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The Atlantic has just published a list of 15 articles/proposals - titled as "15 ways to fix the world."Some of the ideas are IMO crazy, and at least one of the ideas is purely cosmetic. However, every one of the ideas is designed to make readers think in different paradigms. On the flip, I summarize these proposals, hopefully to entice you to read further. I am not employed by or otherwise connected to the Atlantic.

The fifteen proposals:

  1. Rent Your Own Home
  1. Unleash the Dogs of Peace
  1. Give Up on Democracy in Afghanistan
  1. Privatize the Seas
  1. Tell the Truth About Colleges
  1. Welcome Guest Workers
  1. Pay the Artists
  1. End All Taxes—Except One
  1. Civilize Homeland Security
  1. End the Corporate Income Tax
  1. Redesign the Dollar
  1. End the Vice Presidency
  1. Teach Drinking
  1. Buy to Last
  1. Train Detroit

In the spirit of Jonathan Swift,

The Atlantic offers a few modest proposals for making the world a better place.

. They also quote President Obama, who suggests:

Make no little plans.

In that spirit, I summarize each of these proposals (authors in parenthesis) for your review.

  1. Rent your own home (Felix Salmon)

a decree that whenever a bank forecloses on a home, the current occupant has the right to remain in the property indefinitely, simply by paying the fair-market rent.

It provides a cash flow for homes that often can't be sold, at least in the current market.

  1. Unleash the dogs of peace (James Gibney)

Gibney suggests that we deploy private firms like Xe (nee Blackwater) to peacekeeping duties especially where the UN would be ineffective (or is unwilling to go).

  1. Give up on Democracy in Afghanistan (Andrew Bacevich)

We've been in Afghanistan for 8 years. We should realize by now that

the attempt to create a cohesive nation-state governed from Kabul (something that has never existed in modern times) is a fool’s errand.

Bacevich further suggests this errand would probably cost us at least as much as the war in Iraq ($1 trillion, so far).

  1. Privatize the Seas (Gregg Easterbrook)

It suggests a system for resource (fishery) conservation that sounds a lot like "cap and trade" to me, building on the success of Australia, New Zealand, and Iceland in their fishery management practices, extending these practices to now international waters.

  1. Tell the truth about colleges (Thomas Toch)

Toch suggests that some colleges are reluctant to report on what their students learn, as the quality of the education may not match the reputation of the educational institution (Danger, danger, Ivy League!)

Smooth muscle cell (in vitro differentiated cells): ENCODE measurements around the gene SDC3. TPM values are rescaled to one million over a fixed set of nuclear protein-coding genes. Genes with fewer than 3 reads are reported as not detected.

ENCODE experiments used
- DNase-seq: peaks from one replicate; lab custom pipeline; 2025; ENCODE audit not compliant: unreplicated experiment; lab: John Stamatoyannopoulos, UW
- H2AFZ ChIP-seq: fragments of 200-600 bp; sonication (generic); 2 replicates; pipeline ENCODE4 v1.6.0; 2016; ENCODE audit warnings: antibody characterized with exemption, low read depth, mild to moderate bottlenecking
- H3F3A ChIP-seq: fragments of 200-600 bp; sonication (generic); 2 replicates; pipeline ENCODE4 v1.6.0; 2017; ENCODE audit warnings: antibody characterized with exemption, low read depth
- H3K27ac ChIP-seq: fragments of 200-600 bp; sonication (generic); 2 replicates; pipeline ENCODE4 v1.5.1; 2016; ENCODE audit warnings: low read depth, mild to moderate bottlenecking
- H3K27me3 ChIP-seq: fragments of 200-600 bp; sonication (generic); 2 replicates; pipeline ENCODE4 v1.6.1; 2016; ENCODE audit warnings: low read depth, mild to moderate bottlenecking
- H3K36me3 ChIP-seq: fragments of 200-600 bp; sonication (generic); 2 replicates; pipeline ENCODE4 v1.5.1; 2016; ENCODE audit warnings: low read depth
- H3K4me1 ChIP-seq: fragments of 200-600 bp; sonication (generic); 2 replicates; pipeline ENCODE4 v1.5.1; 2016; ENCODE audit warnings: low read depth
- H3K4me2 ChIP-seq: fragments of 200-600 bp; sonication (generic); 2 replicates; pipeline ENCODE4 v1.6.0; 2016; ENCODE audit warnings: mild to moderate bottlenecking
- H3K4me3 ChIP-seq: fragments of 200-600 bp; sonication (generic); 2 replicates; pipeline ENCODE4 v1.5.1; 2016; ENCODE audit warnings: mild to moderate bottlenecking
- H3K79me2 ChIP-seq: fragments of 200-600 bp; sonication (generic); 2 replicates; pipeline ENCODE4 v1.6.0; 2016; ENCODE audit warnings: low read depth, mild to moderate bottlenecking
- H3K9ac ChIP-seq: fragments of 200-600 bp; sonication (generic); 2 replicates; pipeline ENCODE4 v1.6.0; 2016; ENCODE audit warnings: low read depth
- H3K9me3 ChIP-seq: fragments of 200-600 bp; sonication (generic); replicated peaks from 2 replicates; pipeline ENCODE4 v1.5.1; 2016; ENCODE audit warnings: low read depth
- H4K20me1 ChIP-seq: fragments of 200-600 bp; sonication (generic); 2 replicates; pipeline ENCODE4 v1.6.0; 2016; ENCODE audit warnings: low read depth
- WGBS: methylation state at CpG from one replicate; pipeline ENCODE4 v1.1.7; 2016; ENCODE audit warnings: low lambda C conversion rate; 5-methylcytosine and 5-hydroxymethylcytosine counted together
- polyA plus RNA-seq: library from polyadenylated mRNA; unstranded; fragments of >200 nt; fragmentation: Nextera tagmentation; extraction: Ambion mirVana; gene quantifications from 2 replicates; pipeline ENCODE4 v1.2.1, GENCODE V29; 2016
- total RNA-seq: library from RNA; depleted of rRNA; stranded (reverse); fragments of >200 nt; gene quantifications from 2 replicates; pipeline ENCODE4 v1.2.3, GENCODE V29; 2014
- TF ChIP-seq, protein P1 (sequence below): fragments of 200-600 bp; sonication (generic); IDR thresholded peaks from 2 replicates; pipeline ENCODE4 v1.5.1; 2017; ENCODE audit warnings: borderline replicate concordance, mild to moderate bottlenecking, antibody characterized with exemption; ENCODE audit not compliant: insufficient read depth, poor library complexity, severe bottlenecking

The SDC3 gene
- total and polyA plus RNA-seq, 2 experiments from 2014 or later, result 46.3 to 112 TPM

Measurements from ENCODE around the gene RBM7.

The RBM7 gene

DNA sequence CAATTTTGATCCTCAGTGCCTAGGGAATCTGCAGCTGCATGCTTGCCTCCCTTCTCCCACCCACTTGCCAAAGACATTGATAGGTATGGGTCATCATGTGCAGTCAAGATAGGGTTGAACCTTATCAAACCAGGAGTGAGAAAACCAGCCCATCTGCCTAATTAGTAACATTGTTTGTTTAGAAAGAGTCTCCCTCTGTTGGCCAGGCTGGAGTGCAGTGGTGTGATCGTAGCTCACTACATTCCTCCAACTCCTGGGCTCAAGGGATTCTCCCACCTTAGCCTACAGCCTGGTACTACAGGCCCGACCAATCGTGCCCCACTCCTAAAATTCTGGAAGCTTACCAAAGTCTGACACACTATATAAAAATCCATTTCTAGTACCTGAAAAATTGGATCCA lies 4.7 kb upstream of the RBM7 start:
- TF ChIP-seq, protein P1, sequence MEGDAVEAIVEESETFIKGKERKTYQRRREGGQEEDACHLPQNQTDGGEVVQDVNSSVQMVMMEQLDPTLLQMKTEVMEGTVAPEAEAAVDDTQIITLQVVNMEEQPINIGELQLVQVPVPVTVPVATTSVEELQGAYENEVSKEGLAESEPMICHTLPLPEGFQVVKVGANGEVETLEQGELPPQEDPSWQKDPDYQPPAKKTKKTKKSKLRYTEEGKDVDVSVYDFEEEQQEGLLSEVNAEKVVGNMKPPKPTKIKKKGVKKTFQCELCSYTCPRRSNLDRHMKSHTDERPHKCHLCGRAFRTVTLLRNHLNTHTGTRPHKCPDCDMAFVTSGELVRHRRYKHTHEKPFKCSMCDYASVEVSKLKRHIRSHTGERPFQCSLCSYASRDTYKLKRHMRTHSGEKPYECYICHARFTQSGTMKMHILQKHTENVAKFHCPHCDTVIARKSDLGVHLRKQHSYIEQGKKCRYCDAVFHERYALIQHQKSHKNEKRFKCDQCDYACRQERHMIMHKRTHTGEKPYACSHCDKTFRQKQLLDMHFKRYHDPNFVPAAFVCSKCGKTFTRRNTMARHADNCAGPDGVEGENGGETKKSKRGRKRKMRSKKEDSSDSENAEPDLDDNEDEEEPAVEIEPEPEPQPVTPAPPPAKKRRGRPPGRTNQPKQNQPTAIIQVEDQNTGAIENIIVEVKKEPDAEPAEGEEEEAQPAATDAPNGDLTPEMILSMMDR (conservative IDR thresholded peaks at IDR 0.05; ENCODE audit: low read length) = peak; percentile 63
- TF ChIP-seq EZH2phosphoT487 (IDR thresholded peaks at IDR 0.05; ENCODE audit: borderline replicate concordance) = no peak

1. Welcome Guest Workers (Kerry Howley)

The basic argument is a measured guest worker program would provide more help than foreign aid.

  1. Pay the Artists (Felix Salmon)

If we're really interested in stimulus:

Arts spending is fantastic at creating employment: for every $30,000 or so spent on the arts, one more person gets a job, compared with about $1 million if you’re building a road or hospital.

  1. End all taxes - Except one (Reihan Salam)

The focus here is on the property tax. Higher property taxes would discourage speculation. (This proposal seems really nutty to me, but it does make me think about different kinds of wealth.)

  1. Civilize Homeland Security (James Fallows)

While Fallows suggests that DHS was a mistake, undoing it would be worse. The following quote is sort of his mission statement for his proposed "Department of Civil Security":

And make civil-security spending what national-security spending was in the Eisenhower era, when interstate-highway-building and language-teaching were all part of "national defense": an umbrella for investments in new energy and water supplies, public health, basic research, and other efforts that will actually make us more secure.

Fallows has a great record of thinking about big ideas - anyone read "More Like Us - Making America Great Again"?

  1. End the Corporate Income Tax (Megan McArdle)

McArdle suggests replacing the corporate income tax with higher taxes on capital gains and dividends. To me, this sounds like a way to end "double taxation" while retaining a progressive tax system.

  1. Redesign the Dollar (Michael Bierut)

Bierut suggests that a cosmetic change to our paper money should go with the changes we're (supposedly) making to the financial system.

  1. End the Vice Presidency (Matthew Yglesias)

Yglesias's proposal is in part a reaction to the extra-constitutional role assumed by Cheney in the previous administration.

  1. Teach Drinking (John McCardell)

Include drinking-ed with sex-ed. I think it's a great idea.

  1. Buy to Last (Ellen Ruppel Shell)

Anyone who loves Ikea (including me) will probably dislike this proposal. But the environmental benefits may be compelling.

  1. Train Detroit (Bruce Selcraig)

Selcraig suggests a more focused approach to building a new rail system, including the use of workers and facilities now displaced in the Detroit area:

Of course, railroads helping to rescue Detroit would be sweet irony. It was General Motors, after all—in cahoots with a number of other companies—that set out to cripple mass transit in America, including the electric streetcars that once trundled through Detroit and Flint.

Originally posted to tietack on Fri Jun 19, 2009 at 12:30 PM PDT.

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